I had a client who had no experience in brand communications.

But instead of pretending to be in the know, he was honest about it.

Which was why we really hit it off.

I like to use human analogy to explain brand communications.

Because that was how I learned about the industry when I started out, fresh from my legal studies.

Anything that was explained in ad books or by my ex-bosses, I would re-explain to myself in simpler terms to make it easier for me to relate to.

And that was what my client got from me.

Here’s how I explained to him about brand positioning.

Whenever we think of a brand, think of it as a human being.

For example, when someone mentions Dunhill, we see a man in suit and tie.

If it’s Marlboro, we see a rough, tough, outdoorsy cowboy.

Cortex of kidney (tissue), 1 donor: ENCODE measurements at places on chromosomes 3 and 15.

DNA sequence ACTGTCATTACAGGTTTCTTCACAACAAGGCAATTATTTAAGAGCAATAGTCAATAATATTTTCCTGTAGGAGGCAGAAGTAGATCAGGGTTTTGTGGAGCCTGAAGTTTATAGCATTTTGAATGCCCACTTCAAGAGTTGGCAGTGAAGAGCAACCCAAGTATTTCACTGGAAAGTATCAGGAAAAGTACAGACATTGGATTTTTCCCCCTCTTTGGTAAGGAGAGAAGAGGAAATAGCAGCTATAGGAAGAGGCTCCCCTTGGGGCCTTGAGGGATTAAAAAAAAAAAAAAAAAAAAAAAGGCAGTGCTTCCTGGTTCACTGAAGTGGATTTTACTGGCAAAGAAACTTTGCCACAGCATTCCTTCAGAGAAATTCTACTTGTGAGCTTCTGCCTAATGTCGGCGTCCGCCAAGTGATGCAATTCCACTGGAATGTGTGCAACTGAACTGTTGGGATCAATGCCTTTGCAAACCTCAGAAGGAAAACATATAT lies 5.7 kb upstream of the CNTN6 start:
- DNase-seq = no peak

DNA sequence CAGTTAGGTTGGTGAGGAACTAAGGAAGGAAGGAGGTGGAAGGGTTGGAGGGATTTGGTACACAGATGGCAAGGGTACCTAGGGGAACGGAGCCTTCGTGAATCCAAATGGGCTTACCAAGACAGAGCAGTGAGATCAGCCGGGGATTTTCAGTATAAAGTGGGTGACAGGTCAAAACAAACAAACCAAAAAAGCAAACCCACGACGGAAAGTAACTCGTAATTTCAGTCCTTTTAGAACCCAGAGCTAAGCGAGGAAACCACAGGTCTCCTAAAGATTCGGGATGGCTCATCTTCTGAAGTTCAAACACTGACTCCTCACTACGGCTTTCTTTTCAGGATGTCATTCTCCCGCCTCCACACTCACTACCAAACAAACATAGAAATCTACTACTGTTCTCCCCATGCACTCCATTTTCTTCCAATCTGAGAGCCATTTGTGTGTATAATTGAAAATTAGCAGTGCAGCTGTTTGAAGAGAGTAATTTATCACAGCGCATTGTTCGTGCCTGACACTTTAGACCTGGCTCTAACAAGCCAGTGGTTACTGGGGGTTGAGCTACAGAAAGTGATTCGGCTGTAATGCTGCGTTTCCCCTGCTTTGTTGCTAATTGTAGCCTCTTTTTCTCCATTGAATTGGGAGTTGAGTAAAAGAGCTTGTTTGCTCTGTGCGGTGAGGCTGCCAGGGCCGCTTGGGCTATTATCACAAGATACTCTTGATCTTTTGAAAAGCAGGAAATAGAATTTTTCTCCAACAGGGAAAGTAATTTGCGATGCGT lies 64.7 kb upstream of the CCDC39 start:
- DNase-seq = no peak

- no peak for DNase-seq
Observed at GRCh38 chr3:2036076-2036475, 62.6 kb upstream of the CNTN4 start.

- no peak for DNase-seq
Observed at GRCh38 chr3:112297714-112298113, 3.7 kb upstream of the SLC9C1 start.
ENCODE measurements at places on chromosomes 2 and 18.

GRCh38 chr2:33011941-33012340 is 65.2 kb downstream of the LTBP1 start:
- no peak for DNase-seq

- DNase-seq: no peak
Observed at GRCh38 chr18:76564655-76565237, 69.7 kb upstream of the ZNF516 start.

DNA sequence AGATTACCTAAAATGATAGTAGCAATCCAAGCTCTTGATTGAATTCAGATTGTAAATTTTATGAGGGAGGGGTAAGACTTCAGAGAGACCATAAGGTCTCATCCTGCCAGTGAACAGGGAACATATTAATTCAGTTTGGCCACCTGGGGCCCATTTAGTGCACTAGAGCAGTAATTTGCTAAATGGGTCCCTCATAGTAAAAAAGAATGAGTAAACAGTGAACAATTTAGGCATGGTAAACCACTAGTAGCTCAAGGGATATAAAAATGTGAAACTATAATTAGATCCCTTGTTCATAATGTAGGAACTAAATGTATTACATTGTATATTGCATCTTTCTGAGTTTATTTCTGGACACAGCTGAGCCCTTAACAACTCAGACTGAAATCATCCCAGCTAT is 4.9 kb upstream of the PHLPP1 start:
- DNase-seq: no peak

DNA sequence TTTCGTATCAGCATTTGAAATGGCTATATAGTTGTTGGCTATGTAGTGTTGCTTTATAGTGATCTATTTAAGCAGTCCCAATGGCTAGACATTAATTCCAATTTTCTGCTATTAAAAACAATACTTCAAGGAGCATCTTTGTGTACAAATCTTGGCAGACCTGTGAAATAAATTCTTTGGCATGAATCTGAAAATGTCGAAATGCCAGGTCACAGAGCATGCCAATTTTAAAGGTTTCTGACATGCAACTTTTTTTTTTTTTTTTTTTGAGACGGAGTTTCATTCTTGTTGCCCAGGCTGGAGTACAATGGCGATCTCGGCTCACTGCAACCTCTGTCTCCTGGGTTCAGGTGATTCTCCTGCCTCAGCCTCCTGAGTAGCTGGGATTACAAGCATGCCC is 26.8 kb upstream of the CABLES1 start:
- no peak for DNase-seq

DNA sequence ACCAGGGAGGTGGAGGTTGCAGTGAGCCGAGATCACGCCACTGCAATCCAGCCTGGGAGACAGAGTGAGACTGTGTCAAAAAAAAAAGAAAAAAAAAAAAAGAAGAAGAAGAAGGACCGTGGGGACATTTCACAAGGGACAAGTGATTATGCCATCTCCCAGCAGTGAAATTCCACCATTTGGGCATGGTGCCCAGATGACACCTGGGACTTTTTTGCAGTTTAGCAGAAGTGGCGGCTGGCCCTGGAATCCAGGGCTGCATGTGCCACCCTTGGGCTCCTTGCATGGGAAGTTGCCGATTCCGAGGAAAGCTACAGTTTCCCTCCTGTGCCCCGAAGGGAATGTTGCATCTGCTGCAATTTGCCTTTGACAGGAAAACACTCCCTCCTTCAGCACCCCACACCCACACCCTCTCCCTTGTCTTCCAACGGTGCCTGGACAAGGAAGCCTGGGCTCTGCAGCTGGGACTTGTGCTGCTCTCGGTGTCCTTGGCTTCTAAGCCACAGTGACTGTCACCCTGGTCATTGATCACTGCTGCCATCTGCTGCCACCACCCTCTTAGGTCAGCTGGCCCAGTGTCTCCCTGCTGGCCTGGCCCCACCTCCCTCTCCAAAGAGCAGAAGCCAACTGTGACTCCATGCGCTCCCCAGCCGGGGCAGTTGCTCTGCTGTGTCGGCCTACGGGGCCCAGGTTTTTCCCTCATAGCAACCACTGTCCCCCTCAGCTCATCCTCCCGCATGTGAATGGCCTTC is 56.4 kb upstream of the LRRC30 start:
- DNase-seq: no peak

Both brands selling the same product, but totally different from each other.

That led to me explaining how important it is to have core targets in your communication.

If Dunhill or Marlboro wanted to appeal to everyone, we may end up seeing a man in suit and tie, wearing cowboy hat and boots, in ‘pelikat’ sarong (just to add some local touch).

But they never did any of that, they stuck to the image they had because they were focused.

Then I asked him to guess why I used cigarette brands as examples and he couldn’t answer.

I told him to take a look at both of us.

The discussions we had were almost always over teh tarik, while smoking Dunhill and Marlboro, my client in his business shirt and loosened tie and me in my T-shirt and jeans.

And I said to him, “If I had used cigarette brands as an example to someone who doesn’t smoke or has no interest in the topic, he wouldn’t be able to get it straight away like you did”.

“Now that’s knowing your target well, and communicating in his lingo,” I continued.

Communications is not complicated, unless people make it so.

Sometimes to confuse, sometimes to show they’re smarter than most.

But always wasting other people’s time.

I refuse to waste my time or my clients’.

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